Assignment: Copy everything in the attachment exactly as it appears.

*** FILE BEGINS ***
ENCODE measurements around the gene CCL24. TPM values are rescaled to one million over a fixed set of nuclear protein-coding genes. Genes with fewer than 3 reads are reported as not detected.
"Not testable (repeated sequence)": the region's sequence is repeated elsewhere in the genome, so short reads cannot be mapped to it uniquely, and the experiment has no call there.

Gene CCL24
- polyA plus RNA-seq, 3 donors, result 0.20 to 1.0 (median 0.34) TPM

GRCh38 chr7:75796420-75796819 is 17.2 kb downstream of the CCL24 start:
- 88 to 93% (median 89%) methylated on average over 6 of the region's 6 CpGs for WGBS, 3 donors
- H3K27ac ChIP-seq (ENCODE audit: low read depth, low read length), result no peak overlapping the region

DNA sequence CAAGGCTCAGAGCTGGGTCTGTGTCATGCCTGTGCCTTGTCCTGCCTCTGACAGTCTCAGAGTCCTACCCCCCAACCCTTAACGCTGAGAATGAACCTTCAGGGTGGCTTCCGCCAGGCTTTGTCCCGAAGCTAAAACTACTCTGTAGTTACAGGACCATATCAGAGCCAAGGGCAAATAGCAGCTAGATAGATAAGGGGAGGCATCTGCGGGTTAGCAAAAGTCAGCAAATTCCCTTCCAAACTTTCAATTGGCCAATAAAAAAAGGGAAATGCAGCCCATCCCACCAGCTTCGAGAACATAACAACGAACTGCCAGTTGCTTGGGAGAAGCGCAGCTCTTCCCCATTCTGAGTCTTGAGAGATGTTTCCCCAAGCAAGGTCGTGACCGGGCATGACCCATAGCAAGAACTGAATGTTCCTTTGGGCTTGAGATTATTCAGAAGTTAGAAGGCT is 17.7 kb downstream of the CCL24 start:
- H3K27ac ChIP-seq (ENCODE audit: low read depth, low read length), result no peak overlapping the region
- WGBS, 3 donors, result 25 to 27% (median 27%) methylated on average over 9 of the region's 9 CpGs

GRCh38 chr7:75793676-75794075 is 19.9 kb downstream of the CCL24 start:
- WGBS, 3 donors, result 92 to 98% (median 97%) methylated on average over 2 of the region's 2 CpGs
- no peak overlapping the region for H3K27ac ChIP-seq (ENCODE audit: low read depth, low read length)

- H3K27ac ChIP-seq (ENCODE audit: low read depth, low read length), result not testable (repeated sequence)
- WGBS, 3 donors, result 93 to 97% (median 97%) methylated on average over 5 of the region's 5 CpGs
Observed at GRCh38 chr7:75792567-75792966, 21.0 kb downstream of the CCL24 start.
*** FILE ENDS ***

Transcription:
ENCODE measurements around the gene CCL24. TPM values are rescaled to one million over a fixed set of nuclear protein-coding genes. Genes with fewer than 3 reads are reported as not detected.
"Not testable (repeated sequence)": the region's sequence is repeated elsewhere in the genome, so short reads cannot be mapped to it uniquely, and the experiment has no call there.

Gene CCL24
- polyA plus RNA-seq, 3 donors, result 0.20 to 1.0 (median 0.34) TPM

GRCh38 chr7:75796420-75796819 is 17.2 kb downstream of the CCL24 start:
- 88 to 93% (median 89%) methylated on average over 6 of the region's 6 CpGs for WGBS, 3 donors
- H3K27ac ChIP-seq (ENCODE audit: low read depth, low read length), result no peak overlapping the region

DNA sequence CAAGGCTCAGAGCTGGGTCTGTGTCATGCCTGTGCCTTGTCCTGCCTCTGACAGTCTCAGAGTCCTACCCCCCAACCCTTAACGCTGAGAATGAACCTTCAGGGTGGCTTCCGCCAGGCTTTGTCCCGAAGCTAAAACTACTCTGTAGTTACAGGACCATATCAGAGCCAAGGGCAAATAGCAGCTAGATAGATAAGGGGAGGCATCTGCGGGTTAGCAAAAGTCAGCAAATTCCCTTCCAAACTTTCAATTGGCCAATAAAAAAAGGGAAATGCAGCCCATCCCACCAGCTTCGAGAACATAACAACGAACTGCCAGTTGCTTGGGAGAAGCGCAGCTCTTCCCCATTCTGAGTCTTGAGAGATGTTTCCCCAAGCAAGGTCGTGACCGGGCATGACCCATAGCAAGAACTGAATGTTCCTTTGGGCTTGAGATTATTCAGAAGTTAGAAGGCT is 17.7 kb downstream of the CCL24 start:
- H3K27ac ChIP-seq (ENCODE audit: low read depth, low read length), result no peak overlapping the region
- WGBS, 3 donors, result 25 to 27% (median 27%) methylated on average over 9 of the region's 9 CpGs

GRCh38 chr7:75793676-75794075 is 19.9 kb downstream of the CCL24 start:
- WGBS, 3 donors, result 92 to 98% (median 97%) methylated on average over 2 of the region's 2 CpGs
- no peak overlapping the region for H3K27ac ChIP-seq (ENCODE audit: low read depth, low read length)

- H3K27ac ChIP-seq (ENCODE audit: low read depth, low read length), result not testable (repeated sequence)
- WGBS, 3 donors, result 93 to 97% (median 97%) methylated on average over 5 of the region's 5 CpGs
Observed at GRCh38 chr7:75792567-75792966, 21.0 kb downstream of the CCL24 start.